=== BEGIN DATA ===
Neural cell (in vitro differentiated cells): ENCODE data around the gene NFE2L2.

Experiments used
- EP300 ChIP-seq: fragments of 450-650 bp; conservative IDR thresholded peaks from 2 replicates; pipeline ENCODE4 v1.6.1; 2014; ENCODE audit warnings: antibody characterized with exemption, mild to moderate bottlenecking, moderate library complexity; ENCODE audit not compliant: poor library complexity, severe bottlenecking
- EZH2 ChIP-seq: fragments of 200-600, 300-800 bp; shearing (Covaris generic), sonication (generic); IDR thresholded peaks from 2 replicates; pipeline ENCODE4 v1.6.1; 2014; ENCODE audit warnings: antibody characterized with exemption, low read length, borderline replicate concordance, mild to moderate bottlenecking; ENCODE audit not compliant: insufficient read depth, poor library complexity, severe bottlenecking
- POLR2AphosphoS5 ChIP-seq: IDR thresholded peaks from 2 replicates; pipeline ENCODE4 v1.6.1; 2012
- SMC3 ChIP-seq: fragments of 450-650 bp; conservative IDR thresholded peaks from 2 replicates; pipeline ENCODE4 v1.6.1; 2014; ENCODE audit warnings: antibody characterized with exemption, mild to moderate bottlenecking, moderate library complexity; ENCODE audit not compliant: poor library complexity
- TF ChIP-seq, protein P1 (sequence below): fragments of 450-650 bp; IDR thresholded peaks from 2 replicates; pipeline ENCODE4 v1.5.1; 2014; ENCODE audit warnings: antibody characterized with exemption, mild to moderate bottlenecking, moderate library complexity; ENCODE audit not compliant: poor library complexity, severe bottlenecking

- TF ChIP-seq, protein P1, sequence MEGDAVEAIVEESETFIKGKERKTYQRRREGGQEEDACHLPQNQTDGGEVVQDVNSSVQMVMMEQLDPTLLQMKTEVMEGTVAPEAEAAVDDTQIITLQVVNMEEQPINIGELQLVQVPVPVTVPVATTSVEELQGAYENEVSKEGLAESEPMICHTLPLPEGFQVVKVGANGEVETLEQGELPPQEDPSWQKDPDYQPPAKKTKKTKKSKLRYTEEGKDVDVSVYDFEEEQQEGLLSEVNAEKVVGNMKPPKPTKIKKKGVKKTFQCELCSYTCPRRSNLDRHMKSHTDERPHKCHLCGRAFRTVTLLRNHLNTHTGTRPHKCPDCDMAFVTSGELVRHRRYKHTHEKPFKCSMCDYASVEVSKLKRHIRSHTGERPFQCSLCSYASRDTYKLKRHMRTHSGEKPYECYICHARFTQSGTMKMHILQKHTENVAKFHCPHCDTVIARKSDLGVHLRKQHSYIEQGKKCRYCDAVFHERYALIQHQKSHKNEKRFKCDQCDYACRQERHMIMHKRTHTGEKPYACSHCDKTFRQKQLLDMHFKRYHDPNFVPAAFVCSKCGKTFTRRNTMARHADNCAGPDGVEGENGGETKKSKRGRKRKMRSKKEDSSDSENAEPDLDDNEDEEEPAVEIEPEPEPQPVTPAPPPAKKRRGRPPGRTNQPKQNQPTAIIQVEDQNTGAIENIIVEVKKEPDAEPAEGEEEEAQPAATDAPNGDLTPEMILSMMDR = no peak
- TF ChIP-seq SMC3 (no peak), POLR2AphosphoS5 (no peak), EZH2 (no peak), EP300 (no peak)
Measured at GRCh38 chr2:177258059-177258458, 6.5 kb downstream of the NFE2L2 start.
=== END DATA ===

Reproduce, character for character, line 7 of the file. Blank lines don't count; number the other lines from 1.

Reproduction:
- TF ChIP-seq, protein P1 (sequence below): fragments of 450-650 bp; IDR thresholded peaks from 2 replicates; pipeline ENCODE4 v1.5.1; 2014; ENCODE audit warnings: antibody characterized with exemption, mild to moderate bottlenecking, moderate library complexity; ENCODE audit not compliant: poor library complexity, severe bottlenecking